Trans Awareness Week is a special time for our community, a time when we share stories of trans individuals who paved the path for others; remember the history of trans resistance; celebrate trans joy, victories, and advancements; and finally, honor trans people who were lost to phobic violence. For Women’s History Month, we shared the stories of four trailblazing trans women who deserve some shine — for Trans Awareness Week, we’re introducing four more trans people who undeniably made an impact on LGBTQ history amid transphobia, violence, and oppression.
Jackie Shane, from Nashville, Tennessee, was a pioneer of soul music who left Jim Crow laws in the South for Toronto’s rhythm & blues scene. Best known for her song “Any Other Way,” Jackie enjoyed success in Toronto’s music scene in the 1950s and 60s. Jackie dressed androgynously for performances, skirted questions about her gender, and was considered a drag queen for many years before coming out as a trans woman in 2017. Before she passed away in 2019, Jackie was a prominent figure of the LGBTQ community in Toronto and has since been memorialized in documentaries and anthologies.
Lou Sullivan was an American activist and writer, an early pioneer of gender affirming care and queer theory. Lou, who came out as a trans man in 1975, lived openly as a gay man but was initially denied gender-affirming surgery because of heterosexist regulations at the time that restricted surgery to straight trans people. Lou was a part of changing that restriction and removing many other roadblocks for trans people. Lou wrote many resources for trans people, including “FTM Newsletter,” and kept diaries that are now published. He passed away from AIDS-related complications in 1991.
Sylvia Rivera was a trans activist and community organizer. Sylvia was a trailblazer not just for the LGBTQ community but for the most vulnerable and oppressed members of the LGBTQ community: the houseless, the incarcerated, young people, trans folks and drag queens. In 1970, with other noted activist Marsha P. Johnson, Sylvia co-founded STAR (Street Transvestite Action Revolutionaries), a group who rallied around the houseless LGBTQ community in NYC. Sylvia is also known for her 1973 “Gay Power” speech, where she criticized the abandonment of trans people by other LGB community members.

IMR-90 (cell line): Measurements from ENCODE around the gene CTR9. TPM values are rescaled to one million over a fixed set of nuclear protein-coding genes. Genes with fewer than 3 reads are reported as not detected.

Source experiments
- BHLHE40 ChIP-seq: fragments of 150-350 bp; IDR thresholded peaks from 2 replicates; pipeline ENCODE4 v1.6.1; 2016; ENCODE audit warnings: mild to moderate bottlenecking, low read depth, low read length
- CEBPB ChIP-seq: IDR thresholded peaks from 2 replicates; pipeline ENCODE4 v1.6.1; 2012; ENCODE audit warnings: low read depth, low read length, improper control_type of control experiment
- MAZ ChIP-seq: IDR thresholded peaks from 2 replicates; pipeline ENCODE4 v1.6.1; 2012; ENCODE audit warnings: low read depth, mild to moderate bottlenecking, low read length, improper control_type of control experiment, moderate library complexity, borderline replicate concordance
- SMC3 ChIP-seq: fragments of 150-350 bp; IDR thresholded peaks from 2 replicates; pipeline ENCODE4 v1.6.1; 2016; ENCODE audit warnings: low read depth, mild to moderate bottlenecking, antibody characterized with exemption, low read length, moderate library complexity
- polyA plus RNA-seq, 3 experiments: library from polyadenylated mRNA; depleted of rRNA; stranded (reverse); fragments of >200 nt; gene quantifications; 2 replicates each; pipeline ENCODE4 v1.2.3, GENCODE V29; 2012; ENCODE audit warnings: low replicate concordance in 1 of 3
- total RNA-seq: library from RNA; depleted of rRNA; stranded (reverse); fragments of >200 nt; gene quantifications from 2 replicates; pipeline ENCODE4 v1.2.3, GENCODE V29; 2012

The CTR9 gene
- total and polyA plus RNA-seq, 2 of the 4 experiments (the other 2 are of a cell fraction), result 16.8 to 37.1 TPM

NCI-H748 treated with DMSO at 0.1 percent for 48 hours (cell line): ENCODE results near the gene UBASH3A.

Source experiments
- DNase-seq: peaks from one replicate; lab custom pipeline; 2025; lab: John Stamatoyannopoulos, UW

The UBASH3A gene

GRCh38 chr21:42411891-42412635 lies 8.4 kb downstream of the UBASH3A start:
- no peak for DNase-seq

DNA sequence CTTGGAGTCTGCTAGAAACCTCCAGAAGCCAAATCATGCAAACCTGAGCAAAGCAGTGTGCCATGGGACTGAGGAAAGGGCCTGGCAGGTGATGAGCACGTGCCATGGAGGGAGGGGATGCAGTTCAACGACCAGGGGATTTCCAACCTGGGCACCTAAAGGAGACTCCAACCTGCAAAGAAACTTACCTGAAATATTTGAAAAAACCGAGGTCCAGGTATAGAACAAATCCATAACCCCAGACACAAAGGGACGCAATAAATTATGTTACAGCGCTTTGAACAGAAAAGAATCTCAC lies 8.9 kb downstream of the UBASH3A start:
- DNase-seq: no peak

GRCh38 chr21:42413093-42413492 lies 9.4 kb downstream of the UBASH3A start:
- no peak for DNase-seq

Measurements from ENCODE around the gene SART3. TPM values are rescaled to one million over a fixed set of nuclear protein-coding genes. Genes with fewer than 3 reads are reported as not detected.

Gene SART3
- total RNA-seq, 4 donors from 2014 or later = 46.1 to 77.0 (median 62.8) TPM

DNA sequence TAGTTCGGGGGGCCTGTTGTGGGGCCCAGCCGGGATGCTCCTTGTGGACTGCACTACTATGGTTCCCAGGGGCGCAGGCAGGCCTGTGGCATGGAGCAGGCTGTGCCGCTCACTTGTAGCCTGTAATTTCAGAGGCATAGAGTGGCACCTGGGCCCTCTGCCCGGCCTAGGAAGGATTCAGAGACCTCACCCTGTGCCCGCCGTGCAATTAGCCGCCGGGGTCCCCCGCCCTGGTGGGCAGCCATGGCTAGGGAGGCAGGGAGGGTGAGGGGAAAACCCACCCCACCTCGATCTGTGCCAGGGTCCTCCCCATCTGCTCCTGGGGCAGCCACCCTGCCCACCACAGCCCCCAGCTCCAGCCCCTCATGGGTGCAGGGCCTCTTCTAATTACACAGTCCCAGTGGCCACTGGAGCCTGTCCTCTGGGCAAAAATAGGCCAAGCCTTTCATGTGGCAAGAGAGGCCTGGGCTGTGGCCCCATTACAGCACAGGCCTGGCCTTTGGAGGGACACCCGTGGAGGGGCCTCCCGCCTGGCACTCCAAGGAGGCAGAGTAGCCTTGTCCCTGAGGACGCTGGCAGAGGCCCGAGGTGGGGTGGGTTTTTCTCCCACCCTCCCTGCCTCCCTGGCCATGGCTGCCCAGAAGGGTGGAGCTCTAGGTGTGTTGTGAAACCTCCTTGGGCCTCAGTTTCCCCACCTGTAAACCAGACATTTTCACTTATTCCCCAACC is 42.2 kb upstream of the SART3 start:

Raquel Willis is a writer, editor, and trans rights activist who, with civil rights attorney Chase Strangio, co-founded Transgender Week of Visibility and Action (March 25-31). Raquel was the first trans woman to act as executive editor of “Out” magazine. Raquel is also known for the Trans Obituaries Project which documented the lives of over 20 trans individuals who lost their lives to transphobic violence. Raquel also designed the Black Trans Flag, which replaced the white stripe in the Transgender Pride Flag with a black stripe. Raquel’s memoir, “The Risk It Takes To Bloom,” is set to come out this November.
Sue Cardenas-Soto is a Copywriter at The Trevor Project, the leading suicide prevention and mental health organization for lesbian, gay, bisexual, transgender, queer & questioning (LGBTQ) young people. If you or someone you know is feeling hopeless or suicidal, our trained crisis counselors are available 24/7 at 1-866-488-7386 via chat www.TheTrevorProject.org/Get-Help, or by texting START to 678-678.